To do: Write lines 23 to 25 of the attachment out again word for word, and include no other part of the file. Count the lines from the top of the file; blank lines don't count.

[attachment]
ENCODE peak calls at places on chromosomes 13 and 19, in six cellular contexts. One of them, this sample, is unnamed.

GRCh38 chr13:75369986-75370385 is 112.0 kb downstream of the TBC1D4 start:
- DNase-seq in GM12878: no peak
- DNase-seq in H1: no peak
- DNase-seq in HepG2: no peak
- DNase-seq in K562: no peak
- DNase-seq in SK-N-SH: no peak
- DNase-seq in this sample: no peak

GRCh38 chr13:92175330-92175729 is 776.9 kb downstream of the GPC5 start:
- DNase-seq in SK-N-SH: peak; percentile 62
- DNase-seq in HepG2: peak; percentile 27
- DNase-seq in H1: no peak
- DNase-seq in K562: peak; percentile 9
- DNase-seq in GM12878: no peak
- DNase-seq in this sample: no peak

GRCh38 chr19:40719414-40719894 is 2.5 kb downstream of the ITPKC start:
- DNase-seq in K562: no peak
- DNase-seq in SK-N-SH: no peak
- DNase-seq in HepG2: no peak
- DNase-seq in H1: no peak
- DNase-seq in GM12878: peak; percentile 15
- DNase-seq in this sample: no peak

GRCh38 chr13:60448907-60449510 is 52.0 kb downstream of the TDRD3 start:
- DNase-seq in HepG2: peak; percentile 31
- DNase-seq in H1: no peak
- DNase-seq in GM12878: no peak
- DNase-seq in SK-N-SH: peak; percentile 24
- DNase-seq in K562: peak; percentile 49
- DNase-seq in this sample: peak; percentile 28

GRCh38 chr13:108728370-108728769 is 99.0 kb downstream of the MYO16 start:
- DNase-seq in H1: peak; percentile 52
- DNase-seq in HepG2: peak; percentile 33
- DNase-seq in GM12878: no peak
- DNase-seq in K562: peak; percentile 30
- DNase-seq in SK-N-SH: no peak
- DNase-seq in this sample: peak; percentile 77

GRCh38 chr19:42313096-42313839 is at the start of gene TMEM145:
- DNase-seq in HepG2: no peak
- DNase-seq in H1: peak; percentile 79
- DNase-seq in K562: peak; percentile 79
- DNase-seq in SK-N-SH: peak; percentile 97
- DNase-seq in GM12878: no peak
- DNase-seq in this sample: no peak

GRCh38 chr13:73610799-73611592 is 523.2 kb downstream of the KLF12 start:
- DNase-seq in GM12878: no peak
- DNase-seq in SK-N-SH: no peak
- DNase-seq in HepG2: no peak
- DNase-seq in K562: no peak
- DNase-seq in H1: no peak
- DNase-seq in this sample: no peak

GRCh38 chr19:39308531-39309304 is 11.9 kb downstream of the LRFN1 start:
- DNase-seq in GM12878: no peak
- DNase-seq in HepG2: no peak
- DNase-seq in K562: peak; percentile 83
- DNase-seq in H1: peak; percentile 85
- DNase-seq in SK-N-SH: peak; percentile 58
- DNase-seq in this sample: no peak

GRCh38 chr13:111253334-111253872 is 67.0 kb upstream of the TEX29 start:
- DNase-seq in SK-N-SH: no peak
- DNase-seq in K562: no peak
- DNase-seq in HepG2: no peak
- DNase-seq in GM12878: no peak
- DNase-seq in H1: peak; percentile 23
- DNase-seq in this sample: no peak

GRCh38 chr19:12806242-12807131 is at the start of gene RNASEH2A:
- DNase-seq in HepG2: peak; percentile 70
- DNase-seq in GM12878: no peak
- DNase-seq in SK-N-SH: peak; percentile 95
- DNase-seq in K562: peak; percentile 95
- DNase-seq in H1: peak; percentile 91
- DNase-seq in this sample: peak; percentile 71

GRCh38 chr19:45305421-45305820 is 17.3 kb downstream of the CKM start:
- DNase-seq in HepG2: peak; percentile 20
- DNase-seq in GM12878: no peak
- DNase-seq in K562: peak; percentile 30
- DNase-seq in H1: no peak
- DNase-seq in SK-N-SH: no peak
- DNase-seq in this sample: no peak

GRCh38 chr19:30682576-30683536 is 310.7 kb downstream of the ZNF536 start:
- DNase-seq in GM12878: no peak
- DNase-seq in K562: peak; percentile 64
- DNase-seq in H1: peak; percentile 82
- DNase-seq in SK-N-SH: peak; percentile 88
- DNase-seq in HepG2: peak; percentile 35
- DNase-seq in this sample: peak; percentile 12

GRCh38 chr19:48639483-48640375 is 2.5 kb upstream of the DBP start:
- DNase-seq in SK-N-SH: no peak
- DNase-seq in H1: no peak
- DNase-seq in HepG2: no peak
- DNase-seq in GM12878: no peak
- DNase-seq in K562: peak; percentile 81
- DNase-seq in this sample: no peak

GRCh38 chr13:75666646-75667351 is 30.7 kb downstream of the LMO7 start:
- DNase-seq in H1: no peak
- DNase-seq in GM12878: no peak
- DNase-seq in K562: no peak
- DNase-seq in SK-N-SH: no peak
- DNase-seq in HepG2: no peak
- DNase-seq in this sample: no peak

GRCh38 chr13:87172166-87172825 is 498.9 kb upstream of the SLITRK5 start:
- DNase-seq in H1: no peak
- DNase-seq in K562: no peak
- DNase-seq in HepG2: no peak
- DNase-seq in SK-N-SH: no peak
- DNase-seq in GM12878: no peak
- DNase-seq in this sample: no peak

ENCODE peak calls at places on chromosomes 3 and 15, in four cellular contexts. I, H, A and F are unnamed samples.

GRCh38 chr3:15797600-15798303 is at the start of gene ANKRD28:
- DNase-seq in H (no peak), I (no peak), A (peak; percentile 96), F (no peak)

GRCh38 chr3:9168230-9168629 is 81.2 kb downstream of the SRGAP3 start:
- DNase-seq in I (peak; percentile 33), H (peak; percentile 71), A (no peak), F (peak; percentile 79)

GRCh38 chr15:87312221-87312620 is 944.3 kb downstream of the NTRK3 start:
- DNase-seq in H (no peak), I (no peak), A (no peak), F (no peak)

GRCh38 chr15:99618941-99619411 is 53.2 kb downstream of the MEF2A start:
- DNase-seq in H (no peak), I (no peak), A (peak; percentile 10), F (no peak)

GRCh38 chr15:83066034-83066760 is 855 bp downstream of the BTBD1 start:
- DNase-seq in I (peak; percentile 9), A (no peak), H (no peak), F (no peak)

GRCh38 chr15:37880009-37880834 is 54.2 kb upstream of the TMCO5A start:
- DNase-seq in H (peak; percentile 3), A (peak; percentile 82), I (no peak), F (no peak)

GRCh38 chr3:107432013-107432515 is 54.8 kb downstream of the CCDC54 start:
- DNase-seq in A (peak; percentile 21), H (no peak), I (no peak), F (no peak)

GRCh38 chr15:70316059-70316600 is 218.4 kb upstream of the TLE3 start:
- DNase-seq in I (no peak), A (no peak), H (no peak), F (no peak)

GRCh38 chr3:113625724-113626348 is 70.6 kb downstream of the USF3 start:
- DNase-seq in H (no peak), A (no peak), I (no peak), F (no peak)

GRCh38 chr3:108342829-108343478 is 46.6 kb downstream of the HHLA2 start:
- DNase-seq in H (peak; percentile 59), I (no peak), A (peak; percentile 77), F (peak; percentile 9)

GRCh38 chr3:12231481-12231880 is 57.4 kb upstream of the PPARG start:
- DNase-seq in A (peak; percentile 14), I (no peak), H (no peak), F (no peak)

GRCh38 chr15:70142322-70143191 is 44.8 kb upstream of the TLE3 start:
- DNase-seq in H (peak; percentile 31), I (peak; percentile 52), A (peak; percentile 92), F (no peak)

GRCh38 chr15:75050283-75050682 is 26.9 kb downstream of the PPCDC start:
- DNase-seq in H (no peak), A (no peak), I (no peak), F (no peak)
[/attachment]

GRCh38 chr13:60448907-60449510 is 52.0 kb downstream of the TDRD3 start:
- DNase-seq in HepG2: peak; percentile 31
- DNase-seq in H1: no peak